Social security responses to the COVID-19 pandemic in Africa


Social security responses to the COVID-19 pandemic in Africa

The COVID-19 pandemic represents an opportunity and a challenge for social security in Africa

Globally, the COVID-19 pandemic has propelled forward an important number of developments in social security programmes and their administration. In this regard, Africa is following international trends. This is an important key finding from recent research conducted by the International Social Security Association (ISSA).

In a new study, Social security responses to the COVID-19 pandemic – Africa, the ISSA draws attention to the important responses implemented by social security organizations to maintain business continuity, service delivery as well as to respond to the uncertainty and new social protection challenges brought by the pandemic.

The ISSA study feeds into a forthcoming report, Priorities for social security – Africa 2021: Trends, challenges and solutions, to be launched at the Virtual Social Security Forum for Africa, to be held virtually, 5–7 October 2021. As reported by the ISSA, the COVID-19 pandemic has not only necessitated emergency responses but also heightened demand for existing benefits and services.

Across Africa, new and existing social assistance measures represent the most common response. Other responses address the pandemic’s public health and health-care challenges, protect people and livelihoods as well as empower employers in a bid to secure jobs and sustain the economy. In view of the heightened demands, the perennial questions concerning the adequacy, capability and stability of social protection and health-care systems across Africa are once more squarely on the table.

Levels of social protection coverage are typically low in many African countries. Extending adequate and sustainable social protection continues to face a number of important challenges and constraints. Adding to these, the public health challenges of the COVID-19 pandemic combined with the negative socioeconomic impacts of restrictive emergency measures imposed by national authorities are significant. A reversal in the progress made in Africa towards achieving Universal Social Protection, in line with the 2030 Sustainable Development Goals agenda, is a very real risk.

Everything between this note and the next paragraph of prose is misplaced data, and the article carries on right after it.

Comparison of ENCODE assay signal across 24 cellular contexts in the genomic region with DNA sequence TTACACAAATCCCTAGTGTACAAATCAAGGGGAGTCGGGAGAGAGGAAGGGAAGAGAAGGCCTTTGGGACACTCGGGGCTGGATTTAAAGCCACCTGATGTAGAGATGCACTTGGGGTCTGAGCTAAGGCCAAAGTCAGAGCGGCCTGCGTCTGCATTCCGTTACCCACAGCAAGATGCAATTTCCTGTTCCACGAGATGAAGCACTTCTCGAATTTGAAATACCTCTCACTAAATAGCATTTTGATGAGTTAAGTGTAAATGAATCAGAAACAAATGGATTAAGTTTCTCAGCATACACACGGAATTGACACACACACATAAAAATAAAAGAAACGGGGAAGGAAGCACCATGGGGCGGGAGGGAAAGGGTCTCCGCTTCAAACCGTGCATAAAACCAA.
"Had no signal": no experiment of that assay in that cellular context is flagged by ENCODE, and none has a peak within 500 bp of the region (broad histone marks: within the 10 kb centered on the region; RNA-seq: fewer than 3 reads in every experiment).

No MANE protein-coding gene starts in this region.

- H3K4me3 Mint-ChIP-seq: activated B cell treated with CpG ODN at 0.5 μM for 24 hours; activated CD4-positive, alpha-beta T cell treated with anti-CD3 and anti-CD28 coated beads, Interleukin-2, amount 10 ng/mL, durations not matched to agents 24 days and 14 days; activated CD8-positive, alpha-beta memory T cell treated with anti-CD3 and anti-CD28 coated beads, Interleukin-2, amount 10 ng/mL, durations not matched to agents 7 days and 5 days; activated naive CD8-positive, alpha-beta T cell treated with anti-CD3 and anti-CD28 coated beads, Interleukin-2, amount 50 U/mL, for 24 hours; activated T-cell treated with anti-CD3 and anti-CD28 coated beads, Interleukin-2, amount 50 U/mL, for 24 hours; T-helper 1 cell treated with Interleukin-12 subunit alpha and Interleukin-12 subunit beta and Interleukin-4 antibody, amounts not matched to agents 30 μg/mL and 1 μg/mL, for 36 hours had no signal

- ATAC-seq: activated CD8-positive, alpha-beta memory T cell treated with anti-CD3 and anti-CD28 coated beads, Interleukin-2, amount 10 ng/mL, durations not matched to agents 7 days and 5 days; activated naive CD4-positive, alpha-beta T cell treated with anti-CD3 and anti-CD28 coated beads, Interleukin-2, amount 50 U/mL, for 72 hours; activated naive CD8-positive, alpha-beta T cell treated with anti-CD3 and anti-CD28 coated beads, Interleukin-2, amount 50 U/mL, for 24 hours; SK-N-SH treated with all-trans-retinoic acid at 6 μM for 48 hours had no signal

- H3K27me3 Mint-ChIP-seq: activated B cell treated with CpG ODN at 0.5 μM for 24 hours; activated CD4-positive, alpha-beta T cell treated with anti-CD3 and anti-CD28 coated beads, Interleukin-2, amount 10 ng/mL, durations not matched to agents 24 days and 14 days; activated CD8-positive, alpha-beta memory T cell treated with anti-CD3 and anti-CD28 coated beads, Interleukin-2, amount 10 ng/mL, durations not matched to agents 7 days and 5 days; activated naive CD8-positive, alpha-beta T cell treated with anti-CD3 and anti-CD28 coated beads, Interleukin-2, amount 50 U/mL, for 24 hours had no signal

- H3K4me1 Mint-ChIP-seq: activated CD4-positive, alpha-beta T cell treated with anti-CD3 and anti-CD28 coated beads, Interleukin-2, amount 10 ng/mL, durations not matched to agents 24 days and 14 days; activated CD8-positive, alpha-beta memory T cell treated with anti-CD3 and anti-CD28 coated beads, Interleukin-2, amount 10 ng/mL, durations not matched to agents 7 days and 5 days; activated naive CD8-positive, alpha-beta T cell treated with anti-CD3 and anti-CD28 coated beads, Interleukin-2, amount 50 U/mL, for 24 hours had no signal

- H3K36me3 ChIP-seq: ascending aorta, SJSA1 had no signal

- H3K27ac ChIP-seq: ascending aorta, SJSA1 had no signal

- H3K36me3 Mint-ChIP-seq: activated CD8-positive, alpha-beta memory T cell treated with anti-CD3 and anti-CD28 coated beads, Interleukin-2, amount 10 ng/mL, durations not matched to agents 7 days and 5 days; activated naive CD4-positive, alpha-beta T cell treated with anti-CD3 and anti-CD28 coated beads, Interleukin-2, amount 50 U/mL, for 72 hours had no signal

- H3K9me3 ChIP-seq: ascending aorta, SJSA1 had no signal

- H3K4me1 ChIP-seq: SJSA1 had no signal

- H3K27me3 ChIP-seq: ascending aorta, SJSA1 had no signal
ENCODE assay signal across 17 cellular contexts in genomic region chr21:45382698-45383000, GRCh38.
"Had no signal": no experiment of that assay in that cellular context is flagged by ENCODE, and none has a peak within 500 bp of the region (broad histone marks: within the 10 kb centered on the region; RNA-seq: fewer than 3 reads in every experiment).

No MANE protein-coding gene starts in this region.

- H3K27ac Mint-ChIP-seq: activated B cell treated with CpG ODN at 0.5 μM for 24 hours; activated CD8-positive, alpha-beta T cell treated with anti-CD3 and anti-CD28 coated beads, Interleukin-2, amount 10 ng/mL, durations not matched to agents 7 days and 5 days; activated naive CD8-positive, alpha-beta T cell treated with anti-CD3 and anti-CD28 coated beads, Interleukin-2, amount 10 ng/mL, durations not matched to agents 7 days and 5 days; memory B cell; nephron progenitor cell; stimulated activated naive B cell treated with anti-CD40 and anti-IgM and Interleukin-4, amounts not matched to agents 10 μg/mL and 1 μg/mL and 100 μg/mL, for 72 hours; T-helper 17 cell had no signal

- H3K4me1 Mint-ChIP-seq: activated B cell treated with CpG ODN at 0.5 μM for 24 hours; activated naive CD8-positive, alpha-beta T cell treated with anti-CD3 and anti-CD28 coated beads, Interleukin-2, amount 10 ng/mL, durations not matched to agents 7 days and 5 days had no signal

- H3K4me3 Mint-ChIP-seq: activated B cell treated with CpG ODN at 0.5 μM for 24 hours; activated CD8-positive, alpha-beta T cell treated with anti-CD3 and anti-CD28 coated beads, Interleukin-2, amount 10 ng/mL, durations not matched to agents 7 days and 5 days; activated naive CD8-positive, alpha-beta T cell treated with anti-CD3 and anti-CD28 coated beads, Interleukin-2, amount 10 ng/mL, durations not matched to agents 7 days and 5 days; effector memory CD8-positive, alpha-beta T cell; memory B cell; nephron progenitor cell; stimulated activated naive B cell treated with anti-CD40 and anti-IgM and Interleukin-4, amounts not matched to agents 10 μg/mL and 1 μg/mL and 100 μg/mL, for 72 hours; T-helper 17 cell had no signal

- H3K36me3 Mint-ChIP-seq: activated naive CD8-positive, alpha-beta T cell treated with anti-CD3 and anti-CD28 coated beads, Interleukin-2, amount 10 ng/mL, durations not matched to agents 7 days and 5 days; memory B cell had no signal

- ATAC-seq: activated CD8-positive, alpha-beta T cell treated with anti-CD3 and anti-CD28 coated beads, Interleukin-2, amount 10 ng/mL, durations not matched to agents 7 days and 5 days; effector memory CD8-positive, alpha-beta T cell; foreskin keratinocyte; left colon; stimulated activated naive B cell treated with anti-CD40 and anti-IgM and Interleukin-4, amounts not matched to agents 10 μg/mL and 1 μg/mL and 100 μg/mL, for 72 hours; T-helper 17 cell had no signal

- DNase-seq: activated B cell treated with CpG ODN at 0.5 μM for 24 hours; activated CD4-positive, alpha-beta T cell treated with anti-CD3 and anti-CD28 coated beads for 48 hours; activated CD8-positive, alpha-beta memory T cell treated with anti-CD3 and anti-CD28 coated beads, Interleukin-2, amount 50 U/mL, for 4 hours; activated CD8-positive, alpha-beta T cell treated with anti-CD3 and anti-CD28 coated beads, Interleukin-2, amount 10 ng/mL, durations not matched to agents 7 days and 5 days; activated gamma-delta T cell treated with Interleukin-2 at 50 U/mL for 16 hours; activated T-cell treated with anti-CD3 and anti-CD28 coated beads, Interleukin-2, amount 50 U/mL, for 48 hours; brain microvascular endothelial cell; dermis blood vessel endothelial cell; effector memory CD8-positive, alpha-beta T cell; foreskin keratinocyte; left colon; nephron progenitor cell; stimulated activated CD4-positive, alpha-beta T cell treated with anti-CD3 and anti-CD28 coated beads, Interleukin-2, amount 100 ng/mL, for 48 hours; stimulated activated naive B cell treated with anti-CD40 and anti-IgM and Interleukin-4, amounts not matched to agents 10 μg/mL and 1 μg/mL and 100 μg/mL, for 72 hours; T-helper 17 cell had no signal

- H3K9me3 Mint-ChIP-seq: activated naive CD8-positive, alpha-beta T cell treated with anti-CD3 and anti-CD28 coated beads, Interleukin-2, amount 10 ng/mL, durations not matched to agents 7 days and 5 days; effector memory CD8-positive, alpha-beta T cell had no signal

Challenges and opportunities

Positively, the pandemic has prompted unprecedented levels of political commitment to social protection in Africa. Ongoing efforts to improve the delivery of benefits and services has created solid ground on which to anchor the further innovative adaptation of social security administration and from which emergency responses have been rapidly rolled-out.

Of course, the COVID-19 pandemic has exacerbated the existing financial constraints, among others, under which many African social protection systems operate. The pandemic has occasioned an increase in expenditure on risk events covered by social security programmes but also imposed fiscal strains.

But there is an upside.

With the wider objective of relaunching national economies, the African social protection success stories spotlighted by the ISSA offer a basis for future optimism. We know that effective access to adequate social protection plays a crucial role in promoting sustainable development, social cohesion and socioeconomic resilience. And it should come as no surprise that countries with well-developed health care and social protection systems have been more resilient to the pandemic.

Because of the pandemic, we see a new dynamic in social security administration, leading to the adoption and adaptation of online and digital solutions to guarantee the continuity of services.

We can confidently say that in Africa this has accelerated the modernization of social security administration.